The horror...

With the children having exhausted all their ideas, Santa decides to encourage them by telling a story; a relatively faithful version of Thumbelina. Since this version of Thumbelina was originally a separate film that was shoehorned into this one, it has its own framing story as well as opening and closing credits. In this film within a film, a girl visits the Pirates World theme park (which was put out of business by Disney World shortly after this movie was released). While there, the girl listens to a recording of the story while admiring several associated dioramas. Most of this film consists of the the girl's imagining of the story, which is periodically interrupted by brief scenes of the girl moving on to another diorama while the recording drones on. The RiffTrax gang frequently points out how odd it is that Santa is apparently telling a story about a girl that's listening to a story at a pirate-themed amusement park.

Who doesn't think of the classic story of
Thumbelina when they think of Santa Claus?

The quality of the sets and the acting almost brings Thumbelina up to community theater standards, which is more than can be said about those parts featuring Santa Claus. Even weirder, in a 90 minute movie called Santa and the Ice Cream Bunny, a fairytale that has nothing to do with Santa or bunnies takes up about 60 minutes of the total running time. By the time Thumbelina has married the flower-fairy prince, the audience has mercifully forgotten that Santa Claus is even in this movie. Sadly, though, once Thumbelina's story is over we still have to get Kringle out of the sand.

Contrary to all reasonable expectations, Santa's story has inspired the children to run off and ask the Ice Cream Bunny to help. The children soon return on an antique fire engine with the Ice Cream Bunny at the wheel. As a parent, this whole sequence is utterly nerve-racking. It's painfully obvious that the actor in the bunny costume can barely see since he repeatedly has to jerk the wheel to keep the truck on the road, all while a dozen unrestrained children are riding on the vehicle. Santa greats his "old friend" warmly, confident that this mascot reject will save the day.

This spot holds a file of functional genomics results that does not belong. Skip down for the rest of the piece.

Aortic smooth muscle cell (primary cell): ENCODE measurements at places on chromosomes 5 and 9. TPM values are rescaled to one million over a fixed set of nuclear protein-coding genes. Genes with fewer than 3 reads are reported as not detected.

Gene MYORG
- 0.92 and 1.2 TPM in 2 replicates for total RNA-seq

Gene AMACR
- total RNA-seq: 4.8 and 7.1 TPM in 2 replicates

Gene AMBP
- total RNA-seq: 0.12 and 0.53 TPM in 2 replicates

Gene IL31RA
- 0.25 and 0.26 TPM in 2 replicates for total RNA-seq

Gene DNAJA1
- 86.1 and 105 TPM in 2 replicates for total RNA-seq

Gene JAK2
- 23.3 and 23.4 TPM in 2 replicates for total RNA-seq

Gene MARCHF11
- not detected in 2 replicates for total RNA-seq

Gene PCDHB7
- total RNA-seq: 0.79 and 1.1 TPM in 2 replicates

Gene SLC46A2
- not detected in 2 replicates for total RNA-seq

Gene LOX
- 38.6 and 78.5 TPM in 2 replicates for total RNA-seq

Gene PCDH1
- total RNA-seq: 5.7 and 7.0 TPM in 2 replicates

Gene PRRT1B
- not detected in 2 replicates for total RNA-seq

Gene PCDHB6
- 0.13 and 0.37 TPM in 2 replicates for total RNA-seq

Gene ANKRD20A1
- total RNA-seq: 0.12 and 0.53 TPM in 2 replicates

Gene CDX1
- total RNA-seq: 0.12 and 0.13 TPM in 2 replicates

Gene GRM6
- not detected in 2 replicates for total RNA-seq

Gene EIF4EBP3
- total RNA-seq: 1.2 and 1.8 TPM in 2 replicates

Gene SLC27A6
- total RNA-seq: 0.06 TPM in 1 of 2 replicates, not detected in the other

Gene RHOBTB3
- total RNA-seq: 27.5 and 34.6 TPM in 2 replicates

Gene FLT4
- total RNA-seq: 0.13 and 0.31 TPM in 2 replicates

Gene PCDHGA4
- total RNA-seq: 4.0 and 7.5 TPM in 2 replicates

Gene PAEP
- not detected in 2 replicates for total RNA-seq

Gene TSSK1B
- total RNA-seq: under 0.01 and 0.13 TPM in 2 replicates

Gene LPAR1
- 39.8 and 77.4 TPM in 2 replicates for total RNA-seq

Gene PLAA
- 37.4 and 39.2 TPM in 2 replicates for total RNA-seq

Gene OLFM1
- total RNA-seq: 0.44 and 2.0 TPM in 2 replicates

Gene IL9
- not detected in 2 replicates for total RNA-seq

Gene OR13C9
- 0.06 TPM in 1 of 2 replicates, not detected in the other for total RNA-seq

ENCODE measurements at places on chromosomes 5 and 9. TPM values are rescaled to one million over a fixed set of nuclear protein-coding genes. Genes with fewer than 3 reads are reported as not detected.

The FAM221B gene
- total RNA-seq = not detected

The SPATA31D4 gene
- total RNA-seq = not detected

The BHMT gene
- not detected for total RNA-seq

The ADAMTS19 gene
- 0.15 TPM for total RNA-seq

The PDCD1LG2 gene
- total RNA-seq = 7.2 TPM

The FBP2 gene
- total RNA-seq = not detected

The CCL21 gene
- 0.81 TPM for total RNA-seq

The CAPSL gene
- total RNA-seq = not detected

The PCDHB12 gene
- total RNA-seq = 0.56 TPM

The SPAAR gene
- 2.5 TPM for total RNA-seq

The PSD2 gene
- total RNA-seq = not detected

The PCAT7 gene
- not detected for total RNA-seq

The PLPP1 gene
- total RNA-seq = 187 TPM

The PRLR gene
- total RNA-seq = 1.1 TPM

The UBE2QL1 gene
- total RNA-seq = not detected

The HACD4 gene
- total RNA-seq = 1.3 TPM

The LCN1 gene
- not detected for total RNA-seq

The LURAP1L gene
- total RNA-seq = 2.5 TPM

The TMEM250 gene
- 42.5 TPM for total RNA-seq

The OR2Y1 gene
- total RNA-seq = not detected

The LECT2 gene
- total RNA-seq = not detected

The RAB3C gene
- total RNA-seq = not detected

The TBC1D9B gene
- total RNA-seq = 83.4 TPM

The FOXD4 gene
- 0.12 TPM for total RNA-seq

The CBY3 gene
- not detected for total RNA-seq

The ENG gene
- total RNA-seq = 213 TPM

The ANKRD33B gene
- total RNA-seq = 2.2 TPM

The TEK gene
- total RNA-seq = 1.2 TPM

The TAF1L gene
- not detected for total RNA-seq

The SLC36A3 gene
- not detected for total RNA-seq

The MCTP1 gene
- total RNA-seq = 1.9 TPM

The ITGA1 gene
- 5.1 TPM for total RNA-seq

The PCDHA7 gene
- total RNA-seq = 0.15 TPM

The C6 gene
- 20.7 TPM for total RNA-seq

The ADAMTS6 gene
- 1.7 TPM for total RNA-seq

The Ice Cream Bunny, apparently a mute, merely nods while winking one poorly actuated eyelid. Thanks to Bill Corbett, this scene may very well be one of my favorite MST3K/RiffTrax moments. Whenever the camera focuses on the Bunny's horrifying face, Corbett supplies him with an utterly bizarre laugh. I can't even think about this scene without cracking up.

Having decided to use the fire engine to return to the North Pole, Santa and the Ice Cream Bunny climb into the truck and immediately drive off. Yes, this means that Santa simply leaves the children on the beach, apparently expecting them to walk home while he rides away on a mostly empty vehicle. Almost immediately after the fire truck is out of sight, the sleigh magically disappears. No, there is no explanation as to why Santa didn't demonstrate this kind of magic before. Given everything that came before I think we can safely say that he's an idiot and simply forgot that he can do magic.

Oh, and Huck Finn and Tom Sawyer show up on a raft at one point and watch the children's attempts to help Santa Claus. No, they don't actually contribute to the story nor is their presence explained. That's just the kind of movie this is.

F (but thanks to the RiffTrax guys it's one of the funniest movies I've ever seen)